The Keeping Room

     The Keeping Room is fascinating and there is really no other way to describe a film that manages to find a slice of the Civil War, uncovered in American cinema. Everyone involved in the project is relatively new to cinema. Ironically 32-year-old actress Brit Marling is the seasoned veteran here. Director Daniel Barber only on his third feature, Julia Hart debuts her first feature screenplay. The look of The Keeping Room is as gorgeous as the subject matter is dark. In fact, this story of young women left to defend themselves at home during The Civil War is probably the second scariest non-horror-genre film I have seen this year, right behind Sicario.

     Its 1865, deep in the South and the war has taken all the men leaving the young women to farm and protect. These women learn to shoot a gun before they wed. Augusta (Marling) is in charge of her father’s house, with younger sister Louise (Steinfeld) in her care. They have help from Mad (Otaru), who at this point is equal in this household, although her freedom is never discussed. When Louise is bitten by a raccoon near the edge of the wood, Augusta is forced to ride into town seeking medicine, but what she finds are two Yankee’s raping and killing their way through anything they can use and discard. She escapes back to the house, armed and willing to do what is necessary to protect what little she has left.

Second scariest non-horror-genre film I have seen this year.

     Filmed in Romania near the exact location Cold Mountain used as Civil War era North Carolina, The Keeping Room has an eerie quality despite its lush setting. Nightfall has rarely been this unsettling and the sound, both score and effects, throttle the suspense. “There are many kinds of monsters in this world. You never know which ones are gonna’ be yours,” Mad says after one of the films turning points. There are few light hearted moments in this film of survival and while at 94 minutes we don’t get extensive character development, the script says a lot through circumstance and interaction much the way Gravity did for Sandra Bullock’s character.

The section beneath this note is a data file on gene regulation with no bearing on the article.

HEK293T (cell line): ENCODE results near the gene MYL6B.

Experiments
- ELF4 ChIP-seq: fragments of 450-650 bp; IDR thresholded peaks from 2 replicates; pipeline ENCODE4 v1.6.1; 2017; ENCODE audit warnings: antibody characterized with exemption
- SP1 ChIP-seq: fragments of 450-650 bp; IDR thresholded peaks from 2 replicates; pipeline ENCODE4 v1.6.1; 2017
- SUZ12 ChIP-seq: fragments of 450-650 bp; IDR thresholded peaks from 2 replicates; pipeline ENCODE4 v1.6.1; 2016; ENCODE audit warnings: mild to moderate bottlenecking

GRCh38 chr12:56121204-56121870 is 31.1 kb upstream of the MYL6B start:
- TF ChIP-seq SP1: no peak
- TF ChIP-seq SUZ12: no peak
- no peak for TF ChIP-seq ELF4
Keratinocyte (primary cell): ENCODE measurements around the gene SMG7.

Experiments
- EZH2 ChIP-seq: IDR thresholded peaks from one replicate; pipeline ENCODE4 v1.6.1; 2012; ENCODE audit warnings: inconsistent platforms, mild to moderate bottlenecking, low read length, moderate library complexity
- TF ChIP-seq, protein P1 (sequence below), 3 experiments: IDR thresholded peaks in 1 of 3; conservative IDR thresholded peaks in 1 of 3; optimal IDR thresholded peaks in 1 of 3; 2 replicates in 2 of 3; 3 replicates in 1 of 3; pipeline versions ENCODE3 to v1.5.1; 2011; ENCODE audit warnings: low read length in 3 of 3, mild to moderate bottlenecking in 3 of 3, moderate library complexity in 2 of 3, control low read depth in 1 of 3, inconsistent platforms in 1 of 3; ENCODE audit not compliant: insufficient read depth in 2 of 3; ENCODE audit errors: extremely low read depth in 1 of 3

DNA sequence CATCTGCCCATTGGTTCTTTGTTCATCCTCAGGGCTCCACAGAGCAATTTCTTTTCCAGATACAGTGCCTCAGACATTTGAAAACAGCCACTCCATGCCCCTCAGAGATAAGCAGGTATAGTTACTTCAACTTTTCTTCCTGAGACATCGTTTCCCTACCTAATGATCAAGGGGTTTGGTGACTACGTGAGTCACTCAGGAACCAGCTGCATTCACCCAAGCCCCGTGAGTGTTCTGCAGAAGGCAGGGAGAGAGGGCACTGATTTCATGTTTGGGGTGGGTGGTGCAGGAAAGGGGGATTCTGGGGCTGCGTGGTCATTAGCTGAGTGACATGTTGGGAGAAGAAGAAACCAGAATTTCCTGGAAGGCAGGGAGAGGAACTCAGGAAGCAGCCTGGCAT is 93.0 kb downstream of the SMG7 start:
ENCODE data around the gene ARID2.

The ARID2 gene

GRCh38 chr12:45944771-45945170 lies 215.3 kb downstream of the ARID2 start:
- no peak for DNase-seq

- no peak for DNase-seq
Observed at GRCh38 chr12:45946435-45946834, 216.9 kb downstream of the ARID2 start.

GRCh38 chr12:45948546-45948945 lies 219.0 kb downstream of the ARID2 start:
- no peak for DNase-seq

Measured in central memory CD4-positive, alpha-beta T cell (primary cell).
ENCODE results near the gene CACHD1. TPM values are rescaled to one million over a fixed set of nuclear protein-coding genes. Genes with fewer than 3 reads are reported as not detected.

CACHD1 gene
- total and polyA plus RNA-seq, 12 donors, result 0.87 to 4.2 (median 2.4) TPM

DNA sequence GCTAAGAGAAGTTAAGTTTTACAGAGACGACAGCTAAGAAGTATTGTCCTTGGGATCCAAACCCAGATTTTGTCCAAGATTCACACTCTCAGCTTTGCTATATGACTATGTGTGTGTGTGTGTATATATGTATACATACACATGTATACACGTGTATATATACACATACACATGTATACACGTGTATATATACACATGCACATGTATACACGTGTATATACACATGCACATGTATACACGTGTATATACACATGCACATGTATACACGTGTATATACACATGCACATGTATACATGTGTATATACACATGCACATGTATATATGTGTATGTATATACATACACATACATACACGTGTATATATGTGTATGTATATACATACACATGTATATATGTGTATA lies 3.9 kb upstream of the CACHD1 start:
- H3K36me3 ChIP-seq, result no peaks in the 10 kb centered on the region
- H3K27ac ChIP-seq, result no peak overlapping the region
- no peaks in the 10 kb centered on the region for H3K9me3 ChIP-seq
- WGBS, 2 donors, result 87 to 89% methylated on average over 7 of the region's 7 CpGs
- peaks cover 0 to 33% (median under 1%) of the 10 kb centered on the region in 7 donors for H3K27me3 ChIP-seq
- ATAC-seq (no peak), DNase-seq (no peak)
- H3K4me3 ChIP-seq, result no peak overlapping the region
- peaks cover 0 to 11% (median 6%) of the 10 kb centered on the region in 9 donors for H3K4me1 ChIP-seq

Since her performance in Another Earth (2011), Marling has been a commanding presence both on screen and off. Not only did she star in Another Earth and thriller The East, but wrote and produced them as well. Her previous film I-Origins she even got a soundtrack credit. In The Keeping Room she is full on actress, in one of her strongest performances yet. Otaru (Lions For Lambs, Rendition) and Worthington (Everest, Clash of the Titans) also add to the credibility of the film, while Steinfeld plays the same thing she always does. Not only does The Keeping Room offer a slice of Civil War from the female perspective, it shows varying degrees of that perspective through three women. “We ain’t coming back til he is ours,” the moment when the hunted becomes the hunter.

Final Thought

Fascinating and chilling from start to finish.


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